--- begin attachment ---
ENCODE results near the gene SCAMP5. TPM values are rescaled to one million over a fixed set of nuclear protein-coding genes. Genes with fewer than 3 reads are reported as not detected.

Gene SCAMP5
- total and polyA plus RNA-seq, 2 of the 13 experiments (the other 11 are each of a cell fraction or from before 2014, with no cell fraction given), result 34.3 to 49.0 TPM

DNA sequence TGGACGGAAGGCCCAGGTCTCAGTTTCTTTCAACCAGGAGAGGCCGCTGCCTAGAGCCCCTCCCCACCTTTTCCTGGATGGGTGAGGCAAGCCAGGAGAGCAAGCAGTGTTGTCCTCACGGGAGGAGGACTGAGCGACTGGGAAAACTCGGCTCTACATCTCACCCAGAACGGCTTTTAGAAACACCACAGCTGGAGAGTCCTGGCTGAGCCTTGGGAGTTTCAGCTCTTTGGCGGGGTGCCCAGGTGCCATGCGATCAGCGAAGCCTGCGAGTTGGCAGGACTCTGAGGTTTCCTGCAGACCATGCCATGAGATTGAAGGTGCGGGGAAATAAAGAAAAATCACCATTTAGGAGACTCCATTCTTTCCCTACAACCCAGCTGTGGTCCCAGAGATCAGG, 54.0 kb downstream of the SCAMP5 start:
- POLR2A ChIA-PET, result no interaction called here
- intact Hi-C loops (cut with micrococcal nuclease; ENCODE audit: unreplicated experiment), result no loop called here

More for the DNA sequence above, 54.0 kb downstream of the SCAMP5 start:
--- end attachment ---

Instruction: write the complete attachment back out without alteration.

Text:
ENCODE results near the gene SCAMP5. TPM values are rescaled to one million over a fixed set of nuclear protein-coding genes. Genes with fewer than 3 reads are reported as not detected.

Gene SCAMP5
- total and polyA plus RNA-seq, 2 of the 13 experiments (the other 11 are each of a cell fraction or from before 2014, with no cell fraction given), result 34.3 to 49.0 TPM

DNA sequence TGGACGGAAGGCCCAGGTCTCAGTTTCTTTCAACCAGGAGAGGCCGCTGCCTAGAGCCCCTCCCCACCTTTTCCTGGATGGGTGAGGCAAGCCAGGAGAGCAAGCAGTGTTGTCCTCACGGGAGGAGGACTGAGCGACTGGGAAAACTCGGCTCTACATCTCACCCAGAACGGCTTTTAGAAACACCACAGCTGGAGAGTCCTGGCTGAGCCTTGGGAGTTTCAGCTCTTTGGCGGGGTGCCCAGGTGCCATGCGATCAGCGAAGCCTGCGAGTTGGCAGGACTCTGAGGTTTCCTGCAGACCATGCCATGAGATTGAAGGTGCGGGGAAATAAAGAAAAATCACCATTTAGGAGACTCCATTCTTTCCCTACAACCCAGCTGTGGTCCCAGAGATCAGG, 54.0 kb downstream of the SCAMP5 start:
- POLR2A ChIA-PET, result no interaction called here
- intact Hi-C loops (cut with micrococcal nuclease; ENCODE audit: unreplicated experiment), result no loop called here

More for the DNA sequence above, 54.0 kb downstream of the SCAMP5 start: